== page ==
Nanostructured functional materials are undoubtedly one of the main focal points in academic and industrial research communities. Nature’s own ‘bottom-up’ strategy for the construction of immensely complex and sophisticated nanoscaled systems have served as an inspiration for ground-breaking developments in the field of supramolecular chemistry. I aim to combine self-assembly and self-organization for the fabrication of complex supramolecular systems with specific functionality. I propose to use peptide discotics for the controlled self-assembly of supramolecular functional nanoparticles in water and target molecular imaging studies in order to develop Supramolecular Biomedical Materials.
I will establish a set of semi-empirical rules, a packing parameter, for the design of supramolecular colloidal particles. The strategy of frustrated growth will aim to balance out positive non-covalent interactions with repulsive forces. Thereby the growth, stability and biocompatible surface functionalisation of the architectures can be controlled, aiming at sizes below 20 nm. The resulting supramolecular materials will be applied in molecular imaging, the development of nanoparticulate targeted and multimodal contrast agents.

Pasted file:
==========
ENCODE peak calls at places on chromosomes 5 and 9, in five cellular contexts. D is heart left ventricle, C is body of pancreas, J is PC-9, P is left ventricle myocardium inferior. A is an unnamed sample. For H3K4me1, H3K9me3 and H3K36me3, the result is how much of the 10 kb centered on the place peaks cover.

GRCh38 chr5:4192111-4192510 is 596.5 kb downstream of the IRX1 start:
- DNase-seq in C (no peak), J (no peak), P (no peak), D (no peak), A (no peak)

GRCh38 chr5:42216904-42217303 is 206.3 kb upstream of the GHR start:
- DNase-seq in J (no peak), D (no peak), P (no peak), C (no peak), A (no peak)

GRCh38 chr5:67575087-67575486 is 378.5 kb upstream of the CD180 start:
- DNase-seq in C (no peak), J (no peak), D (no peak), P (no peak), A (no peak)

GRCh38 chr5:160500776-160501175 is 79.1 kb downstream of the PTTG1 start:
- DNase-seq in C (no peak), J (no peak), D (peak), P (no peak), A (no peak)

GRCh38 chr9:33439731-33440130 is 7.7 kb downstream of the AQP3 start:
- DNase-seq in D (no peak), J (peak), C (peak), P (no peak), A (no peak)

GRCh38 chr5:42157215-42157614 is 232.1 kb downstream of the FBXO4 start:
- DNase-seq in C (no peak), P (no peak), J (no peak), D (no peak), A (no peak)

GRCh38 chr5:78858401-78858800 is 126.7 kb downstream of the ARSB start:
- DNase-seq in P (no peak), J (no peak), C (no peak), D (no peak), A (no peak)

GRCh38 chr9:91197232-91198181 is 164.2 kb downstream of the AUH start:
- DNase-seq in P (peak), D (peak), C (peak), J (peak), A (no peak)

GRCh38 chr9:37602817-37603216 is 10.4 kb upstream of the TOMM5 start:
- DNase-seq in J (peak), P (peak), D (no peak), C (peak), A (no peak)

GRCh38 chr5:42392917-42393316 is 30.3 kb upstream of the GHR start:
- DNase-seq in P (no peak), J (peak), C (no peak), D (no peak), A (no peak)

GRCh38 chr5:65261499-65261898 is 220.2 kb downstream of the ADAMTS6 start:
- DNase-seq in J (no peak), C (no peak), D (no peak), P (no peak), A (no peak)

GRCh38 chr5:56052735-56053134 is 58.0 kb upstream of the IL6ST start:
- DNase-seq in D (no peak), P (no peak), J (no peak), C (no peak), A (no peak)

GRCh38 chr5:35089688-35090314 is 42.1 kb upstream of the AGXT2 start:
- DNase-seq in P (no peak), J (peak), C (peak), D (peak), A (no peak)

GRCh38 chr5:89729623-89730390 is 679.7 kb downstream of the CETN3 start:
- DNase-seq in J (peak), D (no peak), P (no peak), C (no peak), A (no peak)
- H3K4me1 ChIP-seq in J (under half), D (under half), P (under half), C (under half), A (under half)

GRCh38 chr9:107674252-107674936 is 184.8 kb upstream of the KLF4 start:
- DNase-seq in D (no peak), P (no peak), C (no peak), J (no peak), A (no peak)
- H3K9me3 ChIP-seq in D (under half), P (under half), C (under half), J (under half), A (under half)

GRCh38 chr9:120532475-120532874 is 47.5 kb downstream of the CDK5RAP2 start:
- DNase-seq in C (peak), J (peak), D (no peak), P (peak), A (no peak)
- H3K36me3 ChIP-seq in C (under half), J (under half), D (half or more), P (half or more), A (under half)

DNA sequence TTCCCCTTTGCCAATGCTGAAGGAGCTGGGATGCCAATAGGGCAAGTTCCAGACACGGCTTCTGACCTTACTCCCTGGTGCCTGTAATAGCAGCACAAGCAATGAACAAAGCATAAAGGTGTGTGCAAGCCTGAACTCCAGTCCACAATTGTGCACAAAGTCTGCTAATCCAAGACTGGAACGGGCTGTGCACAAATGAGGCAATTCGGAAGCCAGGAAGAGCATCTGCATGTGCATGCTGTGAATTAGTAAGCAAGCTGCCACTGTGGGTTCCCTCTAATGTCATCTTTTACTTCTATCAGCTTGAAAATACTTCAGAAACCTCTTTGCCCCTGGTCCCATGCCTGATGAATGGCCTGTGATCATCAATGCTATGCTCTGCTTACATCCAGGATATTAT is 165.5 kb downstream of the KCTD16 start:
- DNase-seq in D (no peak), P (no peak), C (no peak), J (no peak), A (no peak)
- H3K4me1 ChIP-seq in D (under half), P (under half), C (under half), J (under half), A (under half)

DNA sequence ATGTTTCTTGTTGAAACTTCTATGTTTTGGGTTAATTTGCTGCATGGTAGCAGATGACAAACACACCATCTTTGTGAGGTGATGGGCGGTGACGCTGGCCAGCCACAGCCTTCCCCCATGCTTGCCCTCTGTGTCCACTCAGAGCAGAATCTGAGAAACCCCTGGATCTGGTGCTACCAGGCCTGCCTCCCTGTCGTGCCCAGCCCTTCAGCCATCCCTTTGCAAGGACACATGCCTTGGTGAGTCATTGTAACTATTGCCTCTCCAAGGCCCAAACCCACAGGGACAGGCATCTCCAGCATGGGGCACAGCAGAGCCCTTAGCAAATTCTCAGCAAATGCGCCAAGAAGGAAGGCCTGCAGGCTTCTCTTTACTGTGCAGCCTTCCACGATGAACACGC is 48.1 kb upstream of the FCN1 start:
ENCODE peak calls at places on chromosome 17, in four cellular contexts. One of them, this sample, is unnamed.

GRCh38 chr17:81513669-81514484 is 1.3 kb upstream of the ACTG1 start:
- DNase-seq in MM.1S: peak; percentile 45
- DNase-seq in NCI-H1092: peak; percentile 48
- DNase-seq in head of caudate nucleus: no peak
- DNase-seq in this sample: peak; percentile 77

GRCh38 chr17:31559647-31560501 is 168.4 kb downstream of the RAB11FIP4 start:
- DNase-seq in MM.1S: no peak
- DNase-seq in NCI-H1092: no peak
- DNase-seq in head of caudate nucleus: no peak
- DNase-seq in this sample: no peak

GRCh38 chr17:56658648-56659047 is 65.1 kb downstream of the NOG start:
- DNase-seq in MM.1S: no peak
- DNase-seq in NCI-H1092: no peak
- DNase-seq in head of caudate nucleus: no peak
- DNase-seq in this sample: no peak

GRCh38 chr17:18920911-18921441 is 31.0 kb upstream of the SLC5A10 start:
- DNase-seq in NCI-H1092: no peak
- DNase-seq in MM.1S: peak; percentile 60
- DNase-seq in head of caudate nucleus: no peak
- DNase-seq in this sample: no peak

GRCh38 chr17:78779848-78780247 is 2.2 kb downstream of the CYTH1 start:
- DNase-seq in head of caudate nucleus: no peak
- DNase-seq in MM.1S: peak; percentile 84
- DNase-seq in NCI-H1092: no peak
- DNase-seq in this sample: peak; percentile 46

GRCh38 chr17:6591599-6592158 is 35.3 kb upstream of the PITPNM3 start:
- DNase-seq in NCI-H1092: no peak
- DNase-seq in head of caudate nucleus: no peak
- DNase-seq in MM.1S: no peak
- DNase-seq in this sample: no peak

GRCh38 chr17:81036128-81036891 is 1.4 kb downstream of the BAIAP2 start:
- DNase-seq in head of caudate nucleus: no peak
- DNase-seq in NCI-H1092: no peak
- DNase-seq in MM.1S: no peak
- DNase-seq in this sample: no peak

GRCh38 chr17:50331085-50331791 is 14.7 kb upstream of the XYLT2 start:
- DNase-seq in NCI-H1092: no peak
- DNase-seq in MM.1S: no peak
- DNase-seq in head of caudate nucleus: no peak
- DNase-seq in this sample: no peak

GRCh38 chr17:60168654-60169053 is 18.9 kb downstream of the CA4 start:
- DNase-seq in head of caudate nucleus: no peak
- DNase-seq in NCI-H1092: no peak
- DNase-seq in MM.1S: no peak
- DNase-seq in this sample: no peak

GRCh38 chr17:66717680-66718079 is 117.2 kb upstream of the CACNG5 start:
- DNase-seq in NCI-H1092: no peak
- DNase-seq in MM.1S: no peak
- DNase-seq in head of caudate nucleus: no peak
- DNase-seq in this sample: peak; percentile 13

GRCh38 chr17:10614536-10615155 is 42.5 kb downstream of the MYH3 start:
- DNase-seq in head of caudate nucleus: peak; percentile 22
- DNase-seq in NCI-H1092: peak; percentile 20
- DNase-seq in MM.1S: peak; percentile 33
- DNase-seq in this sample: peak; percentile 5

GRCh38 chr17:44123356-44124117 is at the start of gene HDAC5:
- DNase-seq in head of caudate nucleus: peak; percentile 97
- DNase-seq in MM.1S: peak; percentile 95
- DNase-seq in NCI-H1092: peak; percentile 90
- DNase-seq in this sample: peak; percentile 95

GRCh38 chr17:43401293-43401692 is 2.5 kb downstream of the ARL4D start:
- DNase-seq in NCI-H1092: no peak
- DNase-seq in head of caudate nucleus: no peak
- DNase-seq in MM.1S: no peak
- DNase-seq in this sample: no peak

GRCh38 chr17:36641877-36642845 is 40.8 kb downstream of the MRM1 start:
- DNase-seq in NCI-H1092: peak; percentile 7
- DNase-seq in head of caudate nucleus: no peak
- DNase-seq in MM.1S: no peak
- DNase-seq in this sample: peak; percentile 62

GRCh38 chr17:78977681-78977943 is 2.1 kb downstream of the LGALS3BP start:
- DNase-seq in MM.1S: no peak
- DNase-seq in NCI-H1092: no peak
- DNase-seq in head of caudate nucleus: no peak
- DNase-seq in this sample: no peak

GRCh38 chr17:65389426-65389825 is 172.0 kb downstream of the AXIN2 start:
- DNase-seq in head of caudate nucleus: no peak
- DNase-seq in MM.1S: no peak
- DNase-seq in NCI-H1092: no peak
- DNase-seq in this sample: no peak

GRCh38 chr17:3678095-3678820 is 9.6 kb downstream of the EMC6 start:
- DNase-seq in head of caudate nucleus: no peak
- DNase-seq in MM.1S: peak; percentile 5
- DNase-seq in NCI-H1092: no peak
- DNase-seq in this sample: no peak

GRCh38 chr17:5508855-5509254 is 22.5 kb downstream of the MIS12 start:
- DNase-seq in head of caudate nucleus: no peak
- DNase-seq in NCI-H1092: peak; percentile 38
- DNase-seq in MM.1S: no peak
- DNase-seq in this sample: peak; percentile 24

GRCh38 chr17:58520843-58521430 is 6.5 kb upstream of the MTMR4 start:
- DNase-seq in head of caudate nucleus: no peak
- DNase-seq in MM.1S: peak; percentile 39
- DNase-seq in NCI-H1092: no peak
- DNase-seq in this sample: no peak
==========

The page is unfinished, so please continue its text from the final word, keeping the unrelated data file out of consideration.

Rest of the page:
The elegance and uniqueness of these Supramolecular Biomedical Materials is that following the initial targeting event, the self-assembled scaffolds will disassemble into their small building blocks. This optimises secretion by the renal system and at the same time, the highly ‘effective’ imaging is also retained because of the high local concentration of the imaging agent, thus enhancing overall contrast, sensitivity and resolution of for example cardiovascular disease processes. This will significantly reduce the residence times of the targeted agent, which is one of the major limitations in current biomedical applications using non-reversible nanoparticulate imaging.
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